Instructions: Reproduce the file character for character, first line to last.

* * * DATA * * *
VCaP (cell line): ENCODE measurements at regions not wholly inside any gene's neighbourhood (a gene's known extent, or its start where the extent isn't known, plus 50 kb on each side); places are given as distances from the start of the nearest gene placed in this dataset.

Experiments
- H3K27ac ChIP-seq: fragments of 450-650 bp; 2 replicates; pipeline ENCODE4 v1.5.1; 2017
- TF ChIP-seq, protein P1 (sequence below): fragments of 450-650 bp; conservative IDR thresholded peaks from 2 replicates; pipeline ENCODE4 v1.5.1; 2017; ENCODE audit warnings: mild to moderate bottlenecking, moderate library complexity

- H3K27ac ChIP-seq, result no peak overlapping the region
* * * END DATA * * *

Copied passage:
VCaP (cell line): ENCODE measurements at regions not wholly inside any gene's neighbourhood (a gene's known extent, or its start where the extent isn't known, plus 50 kb on each side); places are given as distances from the start of the nearest gene placed in this dataset.

Experiments
- H3K27ac ChIP-seq: fragments of 450-650 bp; 2 replicates; pipeline ENCODE4 v1.5.1; 2017
- TF ChIP-seq, protein P1 (sequence below): fragments of 450-650 bp; conservative IDR thresholded peaks from 2 replicates; pipeline ENCODE4 v1.5.1; 2017; ENCODE audit warnings: mild to moderate bottlenecking, moderate library complexity

- H3K27ac ChIP-seq, result no peak overlapping the region